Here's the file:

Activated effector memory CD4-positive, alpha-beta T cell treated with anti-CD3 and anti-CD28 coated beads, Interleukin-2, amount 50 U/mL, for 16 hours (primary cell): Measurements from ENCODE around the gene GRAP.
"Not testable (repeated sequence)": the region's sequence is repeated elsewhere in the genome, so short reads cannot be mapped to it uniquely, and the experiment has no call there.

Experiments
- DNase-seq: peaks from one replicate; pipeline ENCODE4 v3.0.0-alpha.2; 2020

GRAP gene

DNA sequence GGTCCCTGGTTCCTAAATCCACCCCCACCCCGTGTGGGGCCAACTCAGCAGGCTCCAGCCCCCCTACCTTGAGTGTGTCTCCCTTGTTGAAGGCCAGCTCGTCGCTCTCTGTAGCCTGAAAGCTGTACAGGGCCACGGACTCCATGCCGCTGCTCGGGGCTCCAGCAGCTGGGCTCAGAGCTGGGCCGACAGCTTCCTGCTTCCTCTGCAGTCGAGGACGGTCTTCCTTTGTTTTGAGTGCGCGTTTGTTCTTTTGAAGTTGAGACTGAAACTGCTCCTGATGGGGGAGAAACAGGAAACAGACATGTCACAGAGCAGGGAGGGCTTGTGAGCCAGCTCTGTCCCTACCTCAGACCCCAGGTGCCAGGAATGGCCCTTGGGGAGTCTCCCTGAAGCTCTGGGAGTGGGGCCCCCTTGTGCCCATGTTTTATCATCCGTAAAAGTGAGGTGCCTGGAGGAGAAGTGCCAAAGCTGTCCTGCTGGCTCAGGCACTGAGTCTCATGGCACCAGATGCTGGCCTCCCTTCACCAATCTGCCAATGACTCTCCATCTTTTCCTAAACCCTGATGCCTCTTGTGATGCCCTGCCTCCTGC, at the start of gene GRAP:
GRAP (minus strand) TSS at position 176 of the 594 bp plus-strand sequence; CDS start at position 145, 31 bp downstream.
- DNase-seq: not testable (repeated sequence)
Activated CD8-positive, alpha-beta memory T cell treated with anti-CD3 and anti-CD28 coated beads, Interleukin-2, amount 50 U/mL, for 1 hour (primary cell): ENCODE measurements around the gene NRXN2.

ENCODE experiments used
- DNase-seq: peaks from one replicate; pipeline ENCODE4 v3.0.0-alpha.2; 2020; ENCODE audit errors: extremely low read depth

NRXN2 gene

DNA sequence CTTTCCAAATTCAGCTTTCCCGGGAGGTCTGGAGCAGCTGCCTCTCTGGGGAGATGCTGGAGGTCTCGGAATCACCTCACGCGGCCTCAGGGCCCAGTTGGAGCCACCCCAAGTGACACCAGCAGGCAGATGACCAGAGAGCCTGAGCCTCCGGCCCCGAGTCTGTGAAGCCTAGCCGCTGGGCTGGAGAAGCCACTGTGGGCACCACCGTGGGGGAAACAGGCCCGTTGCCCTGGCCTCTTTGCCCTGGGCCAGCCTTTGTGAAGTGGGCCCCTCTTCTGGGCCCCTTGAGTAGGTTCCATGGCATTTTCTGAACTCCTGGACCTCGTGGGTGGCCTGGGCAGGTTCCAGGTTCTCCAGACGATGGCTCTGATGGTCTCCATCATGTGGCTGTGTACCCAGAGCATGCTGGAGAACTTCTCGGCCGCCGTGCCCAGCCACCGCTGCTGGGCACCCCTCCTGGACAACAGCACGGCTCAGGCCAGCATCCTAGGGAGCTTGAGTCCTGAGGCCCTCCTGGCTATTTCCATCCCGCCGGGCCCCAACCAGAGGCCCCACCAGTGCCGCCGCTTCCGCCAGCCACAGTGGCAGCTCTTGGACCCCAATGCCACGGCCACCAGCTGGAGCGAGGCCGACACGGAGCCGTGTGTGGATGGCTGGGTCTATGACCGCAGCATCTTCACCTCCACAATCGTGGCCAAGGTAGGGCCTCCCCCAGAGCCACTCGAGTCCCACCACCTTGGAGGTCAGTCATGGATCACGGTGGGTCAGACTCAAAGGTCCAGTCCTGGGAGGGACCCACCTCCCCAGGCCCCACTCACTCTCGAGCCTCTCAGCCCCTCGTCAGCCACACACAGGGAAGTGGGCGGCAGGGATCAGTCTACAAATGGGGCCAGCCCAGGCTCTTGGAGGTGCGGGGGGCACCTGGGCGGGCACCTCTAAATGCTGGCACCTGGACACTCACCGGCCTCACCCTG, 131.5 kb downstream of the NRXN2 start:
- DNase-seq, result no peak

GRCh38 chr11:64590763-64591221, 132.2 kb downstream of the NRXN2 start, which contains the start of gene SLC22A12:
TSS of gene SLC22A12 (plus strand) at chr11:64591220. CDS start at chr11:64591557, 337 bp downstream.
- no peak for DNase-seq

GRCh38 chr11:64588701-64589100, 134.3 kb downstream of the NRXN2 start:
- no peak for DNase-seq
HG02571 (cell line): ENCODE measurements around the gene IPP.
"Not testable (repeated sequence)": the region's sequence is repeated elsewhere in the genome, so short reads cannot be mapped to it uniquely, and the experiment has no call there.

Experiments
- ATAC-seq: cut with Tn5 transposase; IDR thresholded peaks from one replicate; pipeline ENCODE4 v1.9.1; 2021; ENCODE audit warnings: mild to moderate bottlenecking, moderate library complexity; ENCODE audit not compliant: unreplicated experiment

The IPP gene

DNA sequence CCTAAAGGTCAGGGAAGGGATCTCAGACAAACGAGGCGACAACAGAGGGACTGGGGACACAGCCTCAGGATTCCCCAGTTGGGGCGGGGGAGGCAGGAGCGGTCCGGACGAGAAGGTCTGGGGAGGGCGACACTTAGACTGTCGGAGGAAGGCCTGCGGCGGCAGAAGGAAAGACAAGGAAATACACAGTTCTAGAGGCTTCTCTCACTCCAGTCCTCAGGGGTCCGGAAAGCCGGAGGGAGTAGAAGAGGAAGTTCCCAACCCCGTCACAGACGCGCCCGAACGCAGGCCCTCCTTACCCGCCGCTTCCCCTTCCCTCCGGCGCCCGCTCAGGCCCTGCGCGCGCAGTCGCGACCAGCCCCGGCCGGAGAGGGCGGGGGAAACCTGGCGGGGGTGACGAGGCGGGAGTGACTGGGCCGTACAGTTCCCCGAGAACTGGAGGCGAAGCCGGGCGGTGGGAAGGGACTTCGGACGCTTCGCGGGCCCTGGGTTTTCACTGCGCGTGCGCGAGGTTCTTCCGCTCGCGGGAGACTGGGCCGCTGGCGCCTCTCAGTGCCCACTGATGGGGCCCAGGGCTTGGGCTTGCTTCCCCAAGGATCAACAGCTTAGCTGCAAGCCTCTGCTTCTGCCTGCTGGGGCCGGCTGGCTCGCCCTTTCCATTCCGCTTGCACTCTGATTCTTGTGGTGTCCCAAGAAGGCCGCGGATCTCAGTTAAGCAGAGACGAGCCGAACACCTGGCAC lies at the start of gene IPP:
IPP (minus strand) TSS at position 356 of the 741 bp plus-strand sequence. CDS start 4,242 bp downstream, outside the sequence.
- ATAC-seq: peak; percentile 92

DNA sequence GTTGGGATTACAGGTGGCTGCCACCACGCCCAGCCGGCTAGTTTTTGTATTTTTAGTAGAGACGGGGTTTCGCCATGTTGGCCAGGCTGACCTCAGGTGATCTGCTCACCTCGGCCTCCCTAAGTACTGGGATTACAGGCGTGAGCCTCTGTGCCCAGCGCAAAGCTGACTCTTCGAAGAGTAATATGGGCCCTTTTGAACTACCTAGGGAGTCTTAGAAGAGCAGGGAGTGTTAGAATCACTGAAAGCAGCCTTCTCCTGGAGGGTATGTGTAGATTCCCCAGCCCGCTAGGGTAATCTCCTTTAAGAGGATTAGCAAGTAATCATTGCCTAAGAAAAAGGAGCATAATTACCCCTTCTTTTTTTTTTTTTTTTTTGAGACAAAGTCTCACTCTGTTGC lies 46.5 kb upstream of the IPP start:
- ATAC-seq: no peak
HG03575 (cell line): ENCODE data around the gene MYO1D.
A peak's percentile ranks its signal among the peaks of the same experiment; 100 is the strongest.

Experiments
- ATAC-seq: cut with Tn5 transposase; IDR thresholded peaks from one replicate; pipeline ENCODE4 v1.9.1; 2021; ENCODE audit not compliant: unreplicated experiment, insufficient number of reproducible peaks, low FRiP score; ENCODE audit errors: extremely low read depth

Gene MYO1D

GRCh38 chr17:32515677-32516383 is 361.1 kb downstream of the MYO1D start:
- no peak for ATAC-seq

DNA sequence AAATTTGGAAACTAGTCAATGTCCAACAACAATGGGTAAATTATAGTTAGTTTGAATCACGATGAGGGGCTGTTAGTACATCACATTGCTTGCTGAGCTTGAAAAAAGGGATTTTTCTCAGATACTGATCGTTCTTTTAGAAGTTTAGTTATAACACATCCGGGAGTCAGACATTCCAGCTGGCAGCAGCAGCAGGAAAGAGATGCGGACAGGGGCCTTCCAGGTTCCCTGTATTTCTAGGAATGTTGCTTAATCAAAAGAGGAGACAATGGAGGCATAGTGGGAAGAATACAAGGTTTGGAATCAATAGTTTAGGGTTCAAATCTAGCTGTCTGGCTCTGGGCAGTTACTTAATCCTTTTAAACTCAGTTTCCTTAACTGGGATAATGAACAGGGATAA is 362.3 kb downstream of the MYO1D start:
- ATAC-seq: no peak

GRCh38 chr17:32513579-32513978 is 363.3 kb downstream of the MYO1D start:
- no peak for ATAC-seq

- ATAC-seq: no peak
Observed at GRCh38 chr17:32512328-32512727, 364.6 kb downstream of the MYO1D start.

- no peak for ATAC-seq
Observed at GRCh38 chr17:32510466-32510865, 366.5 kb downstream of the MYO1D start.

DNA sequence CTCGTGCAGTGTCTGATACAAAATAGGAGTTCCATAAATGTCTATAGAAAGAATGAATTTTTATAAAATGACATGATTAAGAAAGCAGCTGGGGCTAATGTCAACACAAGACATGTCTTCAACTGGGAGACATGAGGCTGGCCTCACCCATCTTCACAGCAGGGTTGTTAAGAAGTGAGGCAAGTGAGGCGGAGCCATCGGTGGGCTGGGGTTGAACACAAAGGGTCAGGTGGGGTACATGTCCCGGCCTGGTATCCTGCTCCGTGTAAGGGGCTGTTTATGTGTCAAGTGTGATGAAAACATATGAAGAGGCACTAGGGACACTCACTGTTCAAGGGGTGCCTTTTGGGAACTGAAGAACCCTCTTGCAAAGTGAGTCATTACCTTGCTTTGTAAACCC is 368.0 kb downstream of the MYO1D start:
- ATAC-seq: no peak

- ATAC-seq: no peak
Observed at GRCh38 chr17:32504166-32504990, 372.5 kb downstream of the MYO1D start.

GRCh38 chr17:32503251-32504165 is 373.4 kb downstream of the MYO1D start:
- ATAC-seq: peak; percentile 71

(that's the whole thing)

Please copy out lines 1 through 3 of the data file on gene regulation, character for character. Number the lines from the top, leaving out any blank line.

Activated effector memory CD4-positive, alpha-beta T cell treated with anti-CD3 and anti-CD28 coated beads, Interleukin-2, amount 50 U/mL, for 16 hours (primary cell): Measurements from ENCODE around the gene GRAP.
"Not testable (repeated sequence)": the region's sequence is repeated elsewhere in the genome, so short reads cannot be mapped to it uniquely, and the experiment has no call there.

Experiments